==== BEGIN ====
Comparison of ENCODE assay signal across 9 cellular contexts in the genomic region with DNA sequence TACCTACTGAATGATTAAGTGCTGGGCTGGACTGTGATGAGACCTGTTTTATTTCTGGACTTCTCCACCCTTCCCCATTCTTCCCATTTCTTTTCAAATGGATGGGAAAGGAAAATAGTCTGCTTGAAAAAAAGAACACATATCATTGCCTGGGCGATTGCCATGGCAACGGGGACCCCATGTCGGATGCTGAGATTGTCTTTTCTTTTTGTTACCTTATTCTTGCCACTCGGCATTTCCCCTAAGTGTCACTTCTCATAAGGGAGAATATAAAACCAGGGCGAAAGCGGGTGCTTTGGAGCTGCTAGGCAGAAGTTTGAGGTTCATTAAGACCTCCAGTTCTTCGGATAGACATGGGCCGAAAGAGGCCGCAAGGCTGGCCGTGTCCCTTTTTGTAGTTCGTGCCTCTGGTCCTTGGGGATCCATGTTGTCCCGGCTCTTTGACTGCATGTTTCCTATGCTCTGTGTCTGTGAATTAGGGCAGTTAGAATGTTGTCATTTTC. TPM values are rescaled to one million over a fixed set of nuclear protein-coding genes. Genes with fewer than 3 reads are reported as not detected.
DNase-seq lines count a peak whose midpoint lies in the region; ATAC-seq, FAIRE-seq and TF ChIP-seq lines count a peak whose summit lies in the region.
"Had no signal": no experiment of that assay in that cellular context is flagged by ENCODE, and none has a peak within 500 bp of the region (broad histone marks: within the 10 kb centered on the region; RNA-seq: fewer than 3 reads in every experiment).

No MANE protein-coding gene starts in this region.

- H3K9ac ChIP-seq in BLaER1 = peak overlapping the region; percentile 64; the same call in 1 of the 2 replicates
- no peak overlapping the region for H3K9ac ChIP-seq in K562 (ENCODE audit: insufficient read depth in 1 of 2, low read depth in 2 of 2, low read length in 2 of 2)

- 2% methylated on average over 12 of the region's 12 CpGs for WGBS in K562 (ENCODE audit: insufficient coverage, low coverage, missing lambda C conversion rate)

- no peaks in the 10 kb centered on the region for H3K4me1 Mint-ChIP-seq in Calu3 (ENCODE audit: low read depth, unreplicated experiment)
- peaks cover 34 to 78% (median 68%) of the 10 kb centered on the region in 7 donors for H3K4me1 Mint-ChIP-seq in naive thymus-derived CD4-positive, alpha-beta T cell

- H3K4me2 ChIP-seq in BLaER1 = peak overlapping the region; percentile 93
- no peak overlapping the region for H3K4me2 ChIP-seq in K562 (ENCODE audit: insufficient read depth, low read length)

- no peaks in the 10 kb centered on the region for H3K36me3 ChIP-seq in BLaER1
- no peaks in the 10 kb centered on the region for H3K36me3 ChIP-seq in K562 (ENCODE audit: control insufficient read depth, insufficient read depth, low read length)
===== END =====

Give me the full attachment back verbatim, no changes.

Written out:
Comparison of ENCODE assay signal across 9 cellular contexts in the genomic region with DNA sequence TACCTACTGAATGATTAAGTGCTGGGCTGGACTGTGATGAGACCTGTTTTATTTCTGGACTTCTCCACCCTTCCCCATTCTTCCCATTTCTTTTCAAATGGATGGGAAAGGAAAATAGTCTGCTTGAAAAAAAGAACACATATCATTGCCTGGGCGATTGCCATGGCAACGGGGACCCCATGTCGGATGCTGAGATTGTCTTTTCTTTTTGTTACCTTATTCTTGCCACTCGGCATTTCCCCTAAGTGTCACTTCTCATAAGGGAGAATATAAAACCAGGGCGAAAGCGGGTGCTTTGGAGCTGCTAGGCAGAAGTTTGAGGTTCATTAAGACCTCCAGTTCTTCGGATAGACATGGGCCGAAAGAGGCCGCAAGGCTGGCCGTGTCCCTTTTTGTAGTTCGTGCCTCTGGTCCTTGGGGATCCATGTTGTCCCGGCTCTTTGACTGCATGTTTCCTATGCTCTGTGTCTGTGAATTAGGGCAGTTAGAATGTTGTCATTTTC. TPM values are rescaled to one million over a fixed set of nuclear protein-coding genes. Genes with fewer than 3 reads are reported as not detected.
DNase-seq lines count a peak whose midpoint lies in the region; ATAC-seq, FAIRE-seq and TF ChIP-seq lines count a peak whose summit lies in the region.
"Had no signal": no experiment of that assay in that cellular context is flagged by ENCODE, and none has a peak within 500 bp of the region (broad histone marks: within the 10 kb centered on the region; RNA-seq: fewer than 3 reads in every experiment).

No MANE protein-coding gene starts in this region.

- H3K9ac ChIP-seq in BLaER1 = peak overlapping the region; percentile 64; the same call in 1 of the 2 replicates
- no peak overlapping the region for H3K9ac ChIP-seq in K562 (ENCODE audit: insufficient read depth in 1 of 2, low read depth in 2 of 2, low read length in 2 of 2)

- 2% methylated on average over 12 of the region's 12 CpGs for WGBS in K562 (ENCODE audit: insufficient coverage, low coverage, missing lambda C conversion rate)

- no peaks in the 10 kb centered on the region for H3K4me1 Mint-ChIP-seq in Calu3 (ENCODE audit: low read depth, unreplicated experiment)
- peaks cover 34 to 78% (median 68%) of the 10 kb centered on the region in 7 donors for H3K4me1 Mint-ChIP-seq in naive thymus-derived CD4-positive, alpha-beta T cell

- H3K4me2 ChIP-seq in BLaER1 = peak overlapping the region; percentile 93
- no peak overlapping the region for H3K4me2 ChIP-seq in K562 (ENCODE audit: insufficient read depth, low read length)

- no peaks in the 10 kb centered on the region for H3K36me3 ChIP-seq in BLaER1
- no peaks in the 10 kb centered on the region for H3K36me3 ChIP-seq in K562 (ENCODE audit: control insufficient read depth, insufficient read depth, low read length)